Garcia v. Dist. 6 Police Dept. et al
ORDER Directing Plaintiff To Cure Deficiencies and File Amended Complaint that Complies with Rule 8, by Magistrate Judge Boyd N. Boland on 01/07/14. (nmmsl, )
IN THE UNITED STATES DISTRICT COURT
FOR THE DISTRICT OF COLORADO
Civil Action No. 14-cv-00038-BNB
(The above civil action number must appear on all future papers
sent to the Court in this action. Failure to include this number
may result in a delay in the consideration of your claims.)
GERALD GARCIA, named as
DISTRICT 6 POLICE DEPT., and
ORDER DIRECTING PLAINTIFF TO CURE DEFICIENCIES AND
FILE AMENDED COMPLAINT THAT COMPLIES WITH RULE 8
Plaintiff, Gerald Garcia, alleges that he is homeless. He submitted pro se a
Complaint (ECF No. 1) that only he signed and a Motion and Affidavit for Leave to
Proceed Pursuant to 28 U.S.C. § 1915 (ECF No. 3). As part of the Court’s review
pursuant to D.C.COLO.LCivR 8.2, the Court has determined that the documents are
deficient as described in this order. Plaintiff will be directed to cure the following if he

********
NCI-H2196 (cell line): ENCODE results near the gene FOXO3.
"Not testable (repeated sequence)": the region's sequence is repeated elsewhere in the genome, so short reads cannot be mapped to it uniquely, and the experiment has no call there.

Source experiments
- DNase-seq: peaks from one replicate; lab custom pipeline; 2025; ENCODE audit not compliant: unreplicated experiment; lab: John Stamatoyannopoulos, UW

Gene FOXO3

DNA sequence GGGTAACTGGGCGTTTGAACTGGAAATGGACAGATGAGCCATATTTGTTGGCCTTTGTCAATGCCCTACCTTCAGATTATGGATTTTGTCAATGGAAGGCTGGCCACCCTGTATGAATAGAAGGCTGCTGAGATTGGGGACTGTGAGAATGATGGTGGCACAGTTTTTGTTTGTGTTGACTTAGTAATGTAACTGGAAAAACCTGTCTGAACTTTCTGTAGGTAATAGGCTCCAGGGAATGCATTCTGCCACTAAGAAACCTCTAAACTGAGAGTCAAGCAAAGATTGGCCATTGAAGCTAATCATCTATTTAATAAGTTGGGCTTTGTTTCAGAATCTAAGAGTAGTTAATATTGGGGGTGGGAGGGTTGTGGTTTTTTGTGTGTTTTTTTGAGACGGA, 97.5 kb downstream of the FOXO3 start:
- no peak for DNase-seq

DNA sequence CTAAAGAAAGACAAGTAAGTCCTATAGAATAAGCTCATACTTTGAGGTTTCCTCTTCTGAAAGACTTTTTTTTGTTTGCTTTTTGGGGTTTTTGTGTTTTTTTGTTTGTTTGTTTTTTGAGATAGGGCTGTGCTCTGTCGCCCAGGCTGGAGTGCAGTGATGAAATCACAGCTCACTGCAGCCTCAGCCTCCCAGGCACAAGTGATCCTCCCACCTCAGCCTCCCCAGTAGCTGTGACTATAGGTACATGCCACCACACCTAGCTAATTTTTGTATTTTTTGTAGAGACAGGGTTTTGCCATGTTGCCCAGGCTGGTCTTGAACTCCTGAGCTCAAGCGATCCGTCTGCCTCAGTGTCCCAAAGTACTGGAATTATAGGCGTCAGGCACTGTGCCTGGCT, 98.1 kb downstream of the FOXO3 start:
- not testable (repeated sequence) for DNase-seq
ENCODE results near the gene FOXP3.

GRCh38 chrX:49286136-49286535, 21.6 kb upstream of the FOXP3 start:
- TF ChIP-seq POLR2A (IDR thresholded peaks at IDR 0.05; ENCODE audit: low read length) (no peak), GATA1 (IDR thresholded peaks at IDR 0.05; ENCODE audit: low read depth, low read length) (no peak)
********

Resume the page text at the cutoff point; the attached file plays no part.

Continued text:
wishes to pursue his claims. Any papers that Plaintiff files in response to this order
must include the civil action number noted above in the caption of this order.
28 U.S.C. § 1915 Motion and Affidavit:
is not submitted (by Goldie Garcia, if she intends to proceed as a Plaintiff
in this action)
is missing affidavit
is missing certified copy of prisoner's trust fund statement for the 6-month
period immediately preceding this filing
is missing certificate showing current balance in prison account
is missing required financial information
is missing an original signature by the prisoner
is not on proper form
names in caption do not match names in caption of complaint, petition or
habeas application (Plaintiff fails to list any parties)
An original and a copy have not been received by the Court.
Only an original has been received.
other: Plaintiff fails to indicate on page one whether he wants the United
States Marshals Service to serve process. Plaintiff may pay $400.00 (the
$350.00 filing fee plus a $50.00 administrative fee) in lieu ot filing an
amended 28 U.S.C. § 1915 motion.
Complaint, Petition or Application:
is not submitted
is not on proper form (must use the Court’s current form)
is missing an original signature by the prisoner
is missing page no. 1
uses et al. instead of listing all parties in caption
An original and a copy have not been received by the Court. Only an
original has been received.
Sufficient copies to serve each defendant/respondent have not been
received by the Court.
names in caption do not match names in text
Mr. Garcia’s Complaint fails to comply with the pleading requirements of Rule 8
of the Federal Rules of Civil Procedure. The Complaint, which apparently challenges
his arrest, fails to assert any claims or federal statutory authority as a basis for